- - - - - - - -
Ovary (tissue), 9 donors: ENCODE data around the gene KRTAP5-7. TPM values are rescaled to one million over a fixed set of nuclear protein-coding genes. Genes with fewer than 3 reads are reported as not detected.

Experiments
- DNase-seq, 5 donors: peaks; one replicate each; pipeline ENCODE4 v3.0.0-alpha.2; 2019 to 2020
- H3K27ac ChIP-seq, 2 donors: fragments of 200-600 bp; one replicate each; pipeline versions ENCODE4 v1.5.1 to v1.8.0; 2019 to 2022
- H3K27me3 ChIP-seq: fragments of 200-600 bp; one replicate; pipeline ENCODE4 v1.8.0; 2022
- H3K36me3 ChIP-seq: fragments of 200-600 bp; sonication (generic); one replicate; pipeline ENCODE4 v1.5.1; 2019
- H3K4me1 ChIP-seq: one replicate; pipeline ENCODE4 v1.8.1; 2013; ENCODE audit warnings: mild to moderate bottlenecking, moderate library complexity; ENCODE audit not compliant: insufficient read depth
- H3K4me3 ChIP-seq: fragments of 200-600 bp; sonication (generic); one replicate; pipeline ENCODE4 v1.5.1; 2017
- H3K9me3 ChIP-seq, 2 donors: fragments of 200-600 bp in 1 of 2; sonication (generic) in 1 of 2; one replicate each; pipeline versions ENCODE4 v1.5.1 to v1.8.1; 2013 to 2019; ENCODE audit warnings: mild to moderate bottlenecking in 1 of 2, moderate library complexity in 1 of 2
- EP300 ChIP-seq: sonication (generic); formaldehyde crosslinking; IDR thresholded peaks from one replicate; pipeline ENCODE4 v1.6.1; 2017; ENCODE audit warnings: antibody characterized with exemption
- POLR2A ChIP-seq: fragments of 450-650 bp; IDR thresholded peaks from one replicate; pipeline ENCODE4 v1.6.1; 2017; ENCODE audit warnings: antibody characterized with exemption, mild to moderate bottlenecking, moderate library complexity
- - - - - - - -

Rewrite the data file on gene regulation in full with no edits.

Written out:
Ovary (tissue), 9 donors: ENCODE data around the gene KRTAP5-7. TPM values are rescaled to one million over a fixed set of nuclear protein-coding genes. Genes with fewer than 3 reads are reported as not detected.

Experiments
- DNase-seq, 5 donors: peaks; one replicate each; pipeline ENCODE4 v3.0.0-alpha.2; 2019 to 2020
- H3K27ac ChIP-seq, 2 donors: fragments of 200-600 bp; one replicate each; pipeline versions ENCODE4 v1.5.1 to v1.8.0; 2019 to 2022
- H3K27me3 ChIP-seq: fragments of 200-600 bp; one replicate; pipeline ENCODE4 v1.8.0; 2022
- H3K36me3 ChIP-seq: fragments of 200-600 bp; sonication (generic); one replicate; pipeline ENCODE4 v1.5.1; 2019
- H3K4me1 ChIP-seq: one replicate; pipeline ENCODE4 v1.8.1; 2013; ENCODE audit warnings: mild to moderate bottlenecking, moderate library complexity; ENCODE audit not compliant: insufficient read depth
- H3K4me3 ChIP-seq: fragments of 200-600 bp; sonication (generic); one replicate; pipeline ENCODE4 v1.5.1; 2017
- H3K9me3 ChIP-seq, 2 donors: fragments of 200-600 bp in 1 of 2; sonication (generic) in 1 of 2; one replicate each; pipeline versions ENCODE4 v1.5.1 to v1.8.1; 2013 to 2019; ENCODE audit warnings: mild to moderate bottlenecking in 1 of 2, moderate library complexity in 1 of 2
- EP300 ChIP-seq: sonication (generic); formaldehyde crosslinking; IDR thresholded peaks from one replicate; pipeline ENCODE4 v1.6.1; 2017; ENCODE audit warnings: antibody characterized with exemption
- POLR2A ChIP-seq: fragments of 450-650 bp; IDR thresholded peaks from one replicate; pipeline ENCODE4 v1.6.1; 2017; ENCODE audit warnings: antibody characterized with exemption, mild to moderate bottlenecking, moderate library complexity